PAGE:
Two new memos grant both federal and local authorities unprecedented new powers in detaining and deporting undocumented immigrants.
The memos order Customs and Border Protection (CBP) and Immigration and Customs Enforcement (ICE) agents to capture and immediately deport any undocumented immigrants that they may come across nationwide.
The memos also instruct officers to keep all immigrants detained in jail until a judge hears their cases — a break from traditional policy — and beef up the power that local police have to aid in these efforts.
Furthermore, these memos instruct the agencies to hire roughly 10,000 more immigration agents and direct them to start planning the construction of the border wall.
Dan Stein, president of the Federation for American Immigration Reform, an organization that calls for lower levels of immigration across the board, told USA Today that the memos embody the agenda for which his group has been lobbying for years.
“It’s Christmas in February,” Stein said. “What [Homeland Security Secretary John] Kelly has done is lay out a broad road map of regaining control of a process that’s spun out of control.”
However, organizations that advocate for immigrants were not as happy about what the new memos entail.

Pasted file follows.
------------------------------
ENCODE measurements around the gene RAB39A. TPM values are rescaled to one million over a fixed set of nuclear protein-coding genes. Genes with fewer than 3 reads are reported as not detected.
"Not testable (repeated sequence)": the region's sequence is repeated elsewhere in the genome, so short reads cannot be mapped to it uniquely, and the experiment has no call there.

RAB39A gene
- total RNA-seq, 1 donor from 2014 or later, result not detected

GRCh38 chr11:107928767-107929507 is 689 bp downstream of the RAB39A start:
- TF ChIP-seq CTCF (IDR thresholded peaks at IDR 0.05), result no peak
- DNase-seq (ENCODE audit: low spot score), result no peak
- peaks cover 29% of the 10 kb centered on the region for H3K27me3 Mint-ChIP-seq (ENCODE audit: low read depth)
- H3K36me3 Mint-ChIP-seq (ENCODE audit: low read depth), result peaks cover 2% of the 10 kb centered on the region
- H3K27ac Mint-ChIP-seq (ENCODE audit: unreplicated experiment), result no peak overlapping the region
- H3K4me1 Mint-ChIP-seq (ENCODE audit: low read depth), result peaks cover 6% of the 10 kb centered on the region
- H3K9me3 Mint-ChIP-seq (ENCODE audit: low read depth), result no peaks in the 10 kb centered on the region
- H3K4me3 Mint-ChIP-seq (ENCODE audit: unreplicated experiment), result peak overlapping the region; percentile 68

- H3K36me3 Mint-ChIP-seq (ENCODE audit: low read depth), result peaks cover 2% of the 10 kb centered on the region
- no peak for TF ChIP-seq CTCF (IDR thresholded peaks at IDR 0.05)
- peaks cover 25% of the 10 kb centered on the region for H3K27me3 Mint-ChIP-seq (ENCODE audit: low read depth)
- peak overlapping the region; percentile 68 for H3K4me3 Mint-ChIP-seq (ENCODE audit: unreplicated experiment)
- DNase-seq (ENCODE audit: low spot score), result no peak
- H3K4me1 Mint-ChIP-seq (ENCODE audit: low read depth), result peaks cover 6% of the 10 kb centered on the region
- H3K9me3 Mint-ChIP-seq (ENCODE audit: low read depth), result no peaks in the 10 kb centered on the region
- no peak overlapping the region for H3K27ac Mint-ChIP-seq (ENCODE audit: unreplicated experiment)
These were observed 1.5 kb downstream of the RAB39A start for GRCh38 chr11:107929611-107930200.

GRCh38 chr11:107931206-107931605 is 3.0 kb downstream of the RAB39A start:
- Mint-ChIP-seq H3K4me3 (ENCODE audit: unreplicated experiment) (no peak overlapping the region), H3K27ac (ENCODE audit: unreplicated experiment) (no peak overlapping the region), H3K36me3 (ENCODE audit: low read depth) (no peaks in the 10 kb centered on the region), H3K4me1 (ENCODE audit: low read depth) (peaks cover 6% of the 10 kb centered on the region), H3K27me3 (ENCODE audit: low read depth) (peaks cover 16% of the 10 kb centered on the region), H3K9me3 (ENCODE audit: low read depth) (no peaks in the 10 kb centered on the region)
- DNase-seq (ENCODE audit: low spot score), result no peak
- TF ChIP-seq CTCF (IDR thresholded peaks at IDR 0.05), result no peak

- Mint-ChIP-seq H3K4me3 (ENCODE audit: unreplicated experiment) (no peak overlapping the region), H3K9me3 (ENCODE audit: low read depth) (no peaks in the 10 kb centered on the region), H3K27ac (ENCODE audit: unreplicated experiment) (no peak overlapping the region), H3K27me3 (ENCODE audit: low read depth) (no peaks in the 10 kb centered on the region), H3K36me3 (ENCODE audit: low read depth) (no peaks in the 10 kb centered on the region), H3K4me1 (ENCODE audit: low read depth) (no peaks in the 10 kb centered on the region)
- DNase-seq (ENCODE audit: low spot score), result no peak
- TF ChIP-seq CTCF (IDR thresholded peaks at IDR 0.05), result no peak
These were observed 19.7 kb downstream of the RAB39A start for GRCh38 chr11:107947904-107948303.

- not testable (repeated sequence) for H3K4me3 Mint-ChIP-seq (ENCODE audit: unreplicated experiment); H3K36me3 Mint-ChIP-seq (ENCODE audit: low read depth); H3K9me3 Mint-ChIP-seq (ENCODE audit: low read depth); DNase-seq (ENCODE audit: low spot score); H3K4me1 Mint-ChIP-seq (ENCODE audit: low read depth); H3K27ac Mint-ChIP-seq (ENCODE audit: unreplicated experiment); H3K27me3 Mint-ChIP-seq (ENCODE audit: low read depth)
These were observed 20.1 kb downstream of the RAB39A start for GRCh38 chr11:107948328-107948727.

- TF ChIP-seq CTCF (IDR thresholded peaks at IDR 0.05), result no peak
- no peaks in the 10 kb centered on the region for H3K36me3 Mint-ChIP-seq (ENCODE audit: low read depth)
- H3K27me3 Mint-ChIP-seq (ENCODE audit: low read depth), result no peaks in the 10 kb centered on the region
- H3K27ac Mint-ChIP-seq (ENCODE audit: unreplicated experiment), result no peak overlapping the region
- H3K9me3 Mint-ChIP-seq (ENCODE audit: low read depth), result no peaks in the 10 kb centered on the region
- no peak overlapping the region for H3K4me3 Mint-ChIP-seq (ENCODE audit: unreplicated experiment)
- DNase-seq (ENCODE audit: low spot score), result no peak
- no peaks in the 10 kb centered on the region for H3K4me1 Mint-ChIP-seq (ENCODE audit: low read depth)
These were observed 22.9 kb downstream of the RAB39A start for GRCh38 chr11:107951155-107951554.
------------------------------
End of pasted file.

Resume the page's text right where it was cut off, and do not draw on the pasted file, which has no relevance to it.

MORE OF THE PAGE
“These memos lay out a detailed blueprint for the mass deportation of 11 million undocumented immigrants in America,” Lynn Tramonte, deputy director of America’s Voice Educational Fund, an immigration advocacy group, told USA Today. “They fulfill the wish lists of the white nationalist and anti-immigrant movements and bring to life the worst of Donald Trump’s campaign rhetoric.”
Tramonte is referring to the fact that although Trump has recently stated that his anti-immigration policies will target undocumented immigrants with criminal histories, the DHS memos make all undocumented immigrants subject to the harsher rules.
For example, an expansion of the expedited removal policy now means that agents will be able to immediately deport any undocumented immigrant that has been in the country for less than two years. Under the Obama administration, on the other hand, the policy limited immediate deportations to any undocumented immigrant found within 100 miles of the border and in the country for less than two weeks.